In this we talk of God’s continuous providence. His creation of the world is to be described as an utterly free act. He was under no obligation to create or not create. His creation was also a loving act. He acted out of love to create a good and perfect world for his people. Last, God’s creative act is to be understood as an on-going act. He is even now maintaining and sustaining the order of the universe. In this way we are to talk of God as the God of the miraculous. He is not limited by the world He created as He has created an open system which allows for interplay between God and all of nature. He can freely step into time and space and act in ways that cannot be explained by the natural order He established.

Q29: How is God to be understood as Adjunct?

God’s providence is to be understood as concurrent with the world. He has chosen to act in concert with His creatures. Yet we can have no worries that He cannot or will not be able to accomplish all things within His purposes and plans. He has set up various means of grace by which He acts with His creation to accomplish His purposes. As this interplay is part and parcel of His plan, we can confidently approach His throne knowing that he has established these means of grace as His providential means of action.

Q30: How then can we understand God as King?

Last, we must talk of God’s caring providence. He directs by His sovereign will all that occurs. God is said to have manifest His will in two ways. As King, He manifests His will by precept and command demanding rightful obedience from His people. As Adjunct, He allows for his people to make free decisions (as far as they are not bound by other considerations) to follow or not follow his precepts, and except responsibility for those actions. In this sense he allows for many things that He does not necessarily approve.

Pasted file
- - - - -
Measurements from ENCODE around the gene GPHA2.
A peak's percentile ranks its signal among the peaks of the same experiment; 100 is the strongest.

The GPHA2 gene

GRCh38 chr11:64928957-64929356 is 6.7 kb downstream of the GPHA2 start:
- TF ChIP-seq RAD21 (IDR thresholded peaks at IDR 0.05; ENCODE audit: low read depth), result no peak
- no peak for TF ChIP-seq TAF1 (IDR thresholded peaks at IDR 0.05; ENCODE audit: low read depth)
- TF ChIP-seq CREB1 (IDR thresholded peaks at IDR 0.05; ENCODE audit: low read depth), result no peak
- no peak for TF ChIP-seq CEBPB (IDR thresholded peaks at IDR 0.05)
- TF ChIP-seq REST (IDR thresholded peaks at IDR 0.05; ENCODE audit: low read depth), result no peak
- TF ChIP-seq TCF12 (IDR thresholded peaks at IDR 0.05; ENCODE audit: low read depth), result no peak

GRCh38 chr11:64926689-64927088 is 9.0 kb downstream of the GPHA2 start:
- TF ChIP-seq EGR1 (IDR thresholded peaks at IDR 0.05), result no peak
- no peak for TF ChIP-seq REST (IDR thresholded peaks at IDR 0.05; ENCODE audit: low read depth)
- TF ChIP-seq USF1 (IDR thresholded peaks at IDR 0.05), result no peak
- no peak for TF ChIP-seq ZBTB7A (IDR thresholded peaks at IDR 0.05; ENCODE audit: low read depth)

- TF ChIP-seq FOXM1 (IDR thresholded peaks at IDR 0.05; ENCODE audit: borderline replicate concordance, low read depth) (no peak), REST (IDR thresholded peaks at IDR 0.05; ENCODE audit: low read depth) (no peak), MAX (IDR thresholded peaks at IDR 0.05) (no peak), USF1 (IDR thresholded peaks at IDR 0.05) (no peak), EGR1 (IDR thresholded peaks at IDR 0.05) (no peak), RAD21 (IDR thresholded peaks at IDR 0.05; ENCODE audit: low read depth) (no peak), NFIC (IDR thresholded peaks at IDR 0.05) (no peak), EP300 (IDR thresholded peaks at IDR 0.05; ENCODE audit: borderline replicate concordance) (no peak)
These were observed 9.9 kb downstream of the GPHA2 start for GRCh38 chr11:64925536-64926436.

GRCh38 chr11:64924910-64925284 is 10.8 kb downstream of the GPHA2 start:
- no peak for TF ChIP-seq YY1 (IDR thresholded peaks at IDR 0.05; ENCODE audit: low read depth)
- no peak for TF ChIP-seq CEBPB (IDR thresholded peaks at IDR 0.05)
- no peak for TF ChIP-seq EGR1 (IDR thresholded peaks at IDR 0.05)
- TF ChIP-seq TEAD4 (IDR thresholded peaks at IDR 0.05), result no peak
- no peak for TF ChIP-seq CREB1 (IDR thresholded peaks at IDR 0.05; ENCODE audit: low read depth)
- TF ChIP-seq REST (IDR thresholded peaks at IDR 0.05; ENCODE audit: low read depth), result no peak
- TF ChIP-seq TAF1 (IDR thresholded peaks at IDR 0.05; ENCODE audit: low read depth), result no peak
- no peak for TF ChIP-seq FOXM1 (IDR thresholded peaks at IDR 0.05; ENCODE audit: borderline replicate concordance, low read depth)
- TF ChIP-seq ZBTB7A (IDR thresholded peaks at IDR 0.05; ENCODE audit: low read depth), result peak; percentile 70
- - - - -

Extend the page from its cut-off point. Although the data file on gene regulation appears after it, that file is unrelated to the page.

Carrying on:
Q31: What can we then say about the meeting place of God’s love and providence?

We can say faithfully that even the wraith and judgment of God do not indicate any retraction of His hand, but only a special form of his providence and promise. We must understand that the attributes of his character are important rightly understanding these concepts. It is his holy love that sheds an amiable glory on all other perfections. We must affirm a place for the un-coerced human response to God’s glory as long as it is always understood as grounded upon and understood by God’s grace. God’s grace works powerfully but not irresistibly in matters of human life; thereby empowering our response-ability, without overriding our responsibility. God has chosen to establish means by which His people would be called out from the world and established as His community. In this sense an unconditional election of God is inconsistent with his impartiality in justice and mercy. If He were to act irresistibly then it would contradict His established purposes for humanity.


Genesis1, Isaiah 45:5; Matthew 28:19; John 1; 1 Corinthians 8:4; 2 Corinthians 16:23

John 1:18, 10:30, 14:9, 16-17, 26, 15:26; 2 Corinthians 3:17-18.

Matthew 11:27, 28:19-20; John 1:1; John 1:14; 2 Corinthians 3:17, 13:14; Ephesians 3:14-21; Revelation 1:4, 5:13

Acts 15:18.

Genesis 1:1-3; Jeremiah 23:23-4; Isaiah 45:18.

Job 36:22-24, Psalms 25:8,10. 145: 17;

Psalm 24:1, 96:10; Isaiah 40:22; Hebrews 1:3

Genesis 1:29; Proverbs 21:1; Daniel 5:23; Lamentations 3:40; Zechariah 1:6; Romans 1:18-32; 1 Corinthians 6:2-3.